My ear has been glued to the phone for the past two weeks as I chat with folks about their participation in our upcoming events, Utility Analytics Week and the Knowledge 2012 Summit. Although the calls have focused primarily on the events, I've managed to sneak in some broader analytics discussion. Yesterday brought a particularly nice stealth analytics conversation. I talked with the vice president of customer service for a large cooperative, and asked him to share his company's analytics story. Immediately, he jumped into a conversation about metrics. Refreshingly, not a smidge of technology talk, just what the company was looking to measure for its priorities of safety, cost containment, reliability and customer satisfaction, and how the company defined success in those areas. As he discussed the metrics they were studying, I started to think about how increasingly advanced analytics could redefine success for utilities. Let's take a few paragraphs to ponder how analytics could change the way utility companies measure success.
Effectively defining and measuring success
Whatever the business goal, what does it mean to be successful in achieving that goal? Essentially, what are the right metrics to measure success? Consider a goal of, say, improving customer communications. Companies need to clearly define what it means to deliver effective customer communications, and how to measure that success. If a company is looking to recruit customers for an energy efficiency program, for example, is increased program participation enough? What about ensuring that the company isn't spending valuable marketing resources on someone who would never participate, regardless of how much marketing is directed toward him or her? What about ensuring the company isn't marketing to someone who would sign up for the program anyway? The ability to dive deeper into such questions will require more advanced analytics.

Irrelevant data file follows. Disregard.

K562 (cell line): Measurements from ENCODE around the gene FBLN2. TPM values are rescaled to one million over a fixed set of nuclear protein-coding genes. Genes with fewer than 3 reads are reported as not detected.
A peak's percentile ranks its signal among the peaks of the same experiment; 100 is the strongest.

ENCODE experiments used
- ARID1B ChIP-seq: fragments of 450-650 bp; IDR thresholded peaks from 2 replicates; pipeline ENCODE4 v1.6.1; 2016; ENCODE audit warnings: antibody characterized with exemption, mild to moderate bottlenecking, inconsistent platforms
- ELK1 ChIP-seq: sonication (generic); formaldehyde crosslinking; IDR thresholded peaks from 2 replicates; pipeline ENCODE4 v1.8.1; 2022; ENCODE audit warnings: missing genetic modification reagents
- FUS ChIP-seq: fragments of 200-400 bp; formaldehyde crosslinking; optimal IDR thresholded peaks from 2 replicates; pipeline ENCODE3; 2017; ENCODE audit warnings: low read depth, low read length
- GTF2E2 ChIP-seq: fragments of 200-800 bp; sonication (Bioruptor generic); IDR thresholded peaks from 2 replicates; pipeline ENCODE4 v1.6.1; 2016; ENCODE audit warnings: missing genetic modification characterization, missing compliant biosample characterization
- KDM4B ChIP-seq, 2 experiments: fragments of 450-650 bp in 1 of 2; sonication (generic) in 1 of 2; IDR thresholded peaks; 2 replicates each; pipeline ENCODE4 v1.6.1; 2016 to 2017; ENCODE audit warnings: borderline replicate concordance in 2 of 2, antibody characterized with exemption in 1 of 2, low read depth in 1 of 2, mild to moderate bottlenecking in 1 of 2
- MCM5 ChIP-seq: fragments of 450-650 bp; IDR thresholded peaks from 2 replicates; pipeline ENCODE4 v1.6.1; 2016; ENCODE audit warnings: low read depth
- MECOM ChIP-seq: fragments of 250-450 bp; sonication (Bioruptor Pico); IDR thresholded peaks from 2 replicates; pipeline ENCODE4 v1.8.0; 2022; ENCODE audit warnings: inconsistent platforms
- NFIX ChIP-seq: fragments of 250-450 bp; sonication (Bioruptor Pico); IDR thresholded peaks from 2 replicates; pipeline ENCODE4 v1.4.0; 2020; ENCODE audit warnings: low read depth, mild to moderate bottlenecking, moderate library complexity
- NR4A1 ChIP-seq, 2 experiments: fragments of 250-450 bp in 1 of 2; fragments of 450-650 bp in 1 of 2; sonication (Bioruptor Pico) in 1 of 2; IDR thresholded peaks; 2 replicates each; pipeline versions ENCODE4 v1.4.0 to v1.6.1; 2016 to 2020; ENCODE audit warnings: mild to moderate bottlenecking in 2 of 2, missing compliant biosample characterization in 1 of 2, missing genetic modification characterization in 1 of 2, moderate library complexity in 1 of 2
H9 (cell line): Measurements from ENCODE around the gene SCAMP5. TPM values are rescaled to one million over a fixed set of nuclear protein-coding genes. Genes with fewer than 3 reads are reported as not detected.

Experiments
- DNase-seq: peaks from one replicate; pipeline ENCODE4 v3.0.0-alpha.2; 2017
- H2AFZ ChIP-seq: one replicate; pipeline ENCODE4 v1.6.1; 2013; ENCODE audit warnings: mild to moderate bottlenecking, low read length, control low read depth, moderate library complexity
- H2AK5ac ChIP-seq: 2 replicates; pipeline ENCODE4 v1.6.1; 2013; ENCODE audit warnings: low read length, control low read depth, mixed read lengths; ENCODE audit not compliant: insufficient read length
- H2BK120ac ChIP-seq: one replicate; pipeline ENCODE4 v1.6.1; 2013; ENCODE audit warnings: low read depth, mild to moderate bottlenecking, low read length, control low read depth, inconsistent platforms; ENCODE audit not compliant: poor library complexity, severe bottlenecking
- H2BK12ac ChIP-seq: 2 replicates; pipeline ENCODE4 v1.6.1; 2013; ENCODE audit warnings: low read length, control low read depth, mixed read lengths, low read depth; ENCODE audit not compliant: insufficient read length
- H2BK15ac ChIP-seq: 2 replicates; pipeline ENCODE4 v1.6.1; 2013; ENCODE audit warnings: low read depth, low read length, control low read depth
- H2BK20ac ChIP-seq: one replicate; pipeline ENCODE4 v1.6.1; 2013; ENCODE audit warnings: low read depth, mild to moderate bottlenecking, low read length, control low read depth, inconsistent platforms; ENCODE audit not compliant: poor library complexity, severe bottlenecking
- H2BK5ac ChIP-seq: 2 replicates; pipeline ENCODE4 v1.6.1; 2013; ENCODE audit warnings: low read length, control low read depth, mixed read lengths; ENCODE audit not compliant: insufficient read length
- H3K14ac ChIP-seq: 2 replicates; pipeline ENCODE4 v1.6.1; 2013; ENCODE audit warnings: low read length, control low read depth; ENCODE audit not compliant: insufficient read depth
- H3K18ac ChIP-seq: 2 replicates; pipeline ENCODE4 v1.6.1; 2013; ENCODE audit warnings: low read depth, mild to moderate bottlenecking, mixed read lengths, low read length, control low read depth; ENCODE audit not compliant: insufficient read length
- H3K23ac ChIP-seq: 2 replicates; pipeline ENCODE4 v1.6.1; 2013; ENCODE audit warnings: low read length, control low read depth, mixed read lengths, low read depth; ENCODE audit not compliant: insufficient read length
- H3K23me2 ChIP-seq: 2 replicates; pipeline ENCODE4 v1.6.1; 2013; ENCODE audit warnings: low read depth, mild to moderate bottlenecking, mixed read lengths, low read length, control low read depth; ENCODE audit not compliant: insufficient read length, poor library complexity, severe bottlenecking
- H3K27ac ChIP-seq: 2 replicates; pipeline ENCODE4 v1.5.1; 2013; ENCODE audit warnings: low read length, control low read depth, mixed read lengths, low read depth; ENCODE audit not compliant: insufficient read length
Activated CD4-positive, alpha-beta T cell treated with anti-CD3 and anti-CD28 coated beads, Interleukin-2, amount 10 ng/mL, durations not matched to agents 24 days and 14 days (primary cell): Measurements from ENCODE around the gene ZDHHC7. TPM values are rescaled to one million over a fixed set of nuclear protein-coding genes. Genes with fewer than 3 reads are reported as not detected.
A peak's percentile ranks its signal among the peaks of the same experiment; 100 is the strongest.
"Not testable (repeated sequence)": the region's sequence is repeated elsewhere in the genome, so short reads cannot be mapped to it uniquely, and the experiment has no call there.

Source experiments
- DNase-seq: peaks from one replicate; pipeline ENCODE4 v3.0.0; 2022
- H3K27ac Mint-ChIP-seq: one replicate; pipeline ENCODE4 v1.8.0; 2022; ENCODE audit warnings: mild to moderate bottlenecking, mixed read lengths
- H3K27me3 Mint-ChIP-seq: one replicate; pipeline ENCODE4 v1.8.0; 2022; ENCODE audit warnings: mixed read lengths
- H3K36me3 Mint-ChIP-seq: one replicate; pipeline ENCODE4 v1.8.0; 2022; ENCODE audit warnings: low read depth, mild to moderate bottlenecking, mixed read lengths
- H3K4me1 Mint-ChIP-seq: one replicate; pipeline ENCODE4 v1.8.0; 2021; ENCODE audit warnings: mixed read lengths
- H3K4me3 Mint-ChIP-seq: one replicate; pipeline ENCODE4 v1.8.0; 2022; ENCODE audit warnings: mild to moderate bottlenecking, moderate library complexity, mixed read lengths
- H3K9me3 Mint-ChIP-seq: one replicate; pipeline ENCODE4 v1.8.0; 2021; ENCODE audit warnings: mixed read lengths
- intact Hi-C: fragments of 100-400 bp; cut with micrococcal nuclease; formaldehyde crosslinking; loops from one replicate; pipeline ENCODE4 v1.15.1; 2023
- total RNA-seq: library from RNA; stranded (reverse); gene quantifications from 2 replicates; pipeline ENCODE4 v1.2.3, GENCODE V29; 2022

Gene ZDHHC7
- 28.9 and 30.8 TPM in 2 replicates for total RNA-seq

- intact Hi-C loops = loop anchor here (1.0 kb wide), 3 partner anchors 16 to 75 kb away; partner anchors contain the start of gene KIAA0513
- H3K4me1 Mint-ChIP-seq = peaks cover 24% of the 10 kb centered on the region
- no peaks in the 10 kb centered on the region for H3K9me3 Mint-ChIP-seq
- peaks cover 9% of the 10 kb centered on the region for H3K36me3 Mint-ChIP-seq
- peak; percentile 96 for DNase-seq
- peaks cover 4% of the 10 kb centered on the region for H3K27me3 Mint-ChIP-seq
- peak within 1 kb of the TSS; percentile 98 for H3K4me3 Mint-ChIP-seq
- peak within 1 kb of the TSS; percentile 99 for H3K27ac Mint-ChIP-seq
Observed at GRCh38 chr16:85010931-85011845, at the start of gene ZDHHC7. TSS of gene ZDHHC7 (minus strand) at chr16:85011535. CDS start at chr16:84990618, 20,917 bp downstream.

In addition, as utilities seek to better measure success, they often look for opportunities to compare themselves with other utility companies. The utility I spoke with yesterday benchmarked itself against a whole host of companies, and segmented out that benchmarking where appropriate. For safety, as an example, the company compared itself against all utilities, but with reliability they compared themselves with utilities that have similar vegetation cover.
Next steps in success, metrics that represent complex relationships
Now the metrics this utility described yesterday included metrics such as days missed because of work-related accidents. Many were standard metrics that do not necessarily need more advanced real-time, predictive analytics. However, as utilities improve their analytics capabilities, we'll see a new level of metrics and relationships to consider when defining success. Utilities have excelled at managing individual functional areas, but advanced analytics will provide utilities with better capabilities to monitor, compare and analyze everything from generation to consumption. With these changes, utilities will be able to better understand how changes within one part of the company affect another through analytics. For example, how does an increase in CAIDI affect the average handle time in the call center? Is there a correlation between these two metrics? If so, what action is needed to be successful in both of those areas?
Furthermore, as analytics enable utilities to explore different metrics for success, how will this transform their ability to benchmark themselves against other utilities? It may not be as simple as comparing missed days.
How do you see the definition of success for utilities changing in an analytics-driven world? I invite you to share your thoughts with us on our Utility Analytics Professionals discussion group on LinkedIn. Or pick up the conversation at our Utility Analytics Week conference and exhibition in Arlington, Texas, September 18-20.
As always, thanks for reading!
H. Christine Richards is a director at the Utility Analytics Institute, a division of Energy Central. You may reach her at firstname.lastname@example.org.